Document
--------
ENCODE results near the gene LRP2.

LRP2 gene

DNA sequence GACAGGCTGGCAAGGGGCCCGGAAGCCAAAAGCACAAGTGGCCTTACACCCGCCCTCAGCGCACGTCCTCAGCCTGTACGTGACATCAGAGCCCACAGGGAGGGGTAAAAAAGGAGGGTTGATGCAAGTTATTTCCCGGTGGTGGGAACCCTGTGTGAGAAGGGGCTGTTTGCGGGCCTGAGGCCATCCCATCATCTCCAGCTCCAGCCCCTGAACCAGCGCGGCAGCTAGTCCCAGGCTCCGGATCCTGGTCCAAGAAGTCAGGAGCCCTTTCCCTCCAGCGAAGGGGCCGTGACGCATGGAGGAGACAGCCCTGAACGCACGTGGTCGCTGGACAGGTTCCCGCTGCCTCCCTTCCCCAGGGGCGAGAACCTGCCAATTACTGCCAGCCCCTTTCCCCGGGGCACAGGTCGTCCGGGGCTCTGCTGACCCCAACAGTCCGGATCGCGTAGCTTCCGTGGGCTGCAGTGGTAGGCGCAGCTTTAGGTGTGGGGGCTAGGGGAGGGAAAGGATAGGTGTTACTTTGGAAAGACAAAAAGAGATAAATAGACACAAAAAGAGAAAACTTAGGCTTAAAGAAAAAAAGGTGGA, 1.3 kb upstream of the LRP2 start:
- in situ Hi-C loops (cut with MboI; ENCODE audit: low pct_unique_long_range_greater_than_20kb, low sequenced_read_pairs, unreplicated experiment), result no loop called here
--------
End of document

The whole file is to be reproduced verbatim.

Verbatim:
ENCODE results near the gene LRP2.

LRP2 gene

DNA sequence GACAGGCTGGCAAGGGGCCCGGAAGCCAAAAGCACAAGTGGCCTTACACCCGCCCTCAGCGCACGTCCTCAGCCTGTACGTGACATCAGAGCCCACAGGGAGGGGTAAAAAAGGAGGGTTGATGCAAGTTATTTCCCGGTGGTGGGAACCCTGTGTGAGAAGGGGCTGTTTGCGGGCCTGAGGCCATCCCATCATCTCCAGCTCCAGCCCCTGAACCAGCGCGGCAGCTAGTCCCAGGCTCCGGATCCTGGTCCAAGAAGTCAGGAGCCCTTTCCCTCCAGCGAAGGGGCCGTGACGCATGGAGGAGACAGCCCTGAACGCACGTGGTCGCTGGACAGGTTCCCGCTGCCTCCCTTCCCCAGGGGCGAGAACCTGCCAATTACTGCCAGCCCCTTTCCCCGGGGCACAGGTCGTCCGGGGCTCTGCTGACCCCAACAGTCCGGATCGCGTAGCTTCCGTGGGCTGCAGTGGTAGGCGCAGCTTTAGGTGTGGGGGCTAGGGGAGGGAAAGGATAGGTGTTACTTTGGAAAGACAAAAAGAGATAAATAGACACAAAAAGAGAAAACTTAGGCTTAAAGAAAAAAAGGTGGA, 1.3 kb upstream of the LRP2 start:
- in situ Hi-C loops (cut with MboI; ENCODE audit: low pct_unique_long_range_greater_than_20kb, low sequenced_read_pairs, unreplicated experiment), result no loop called here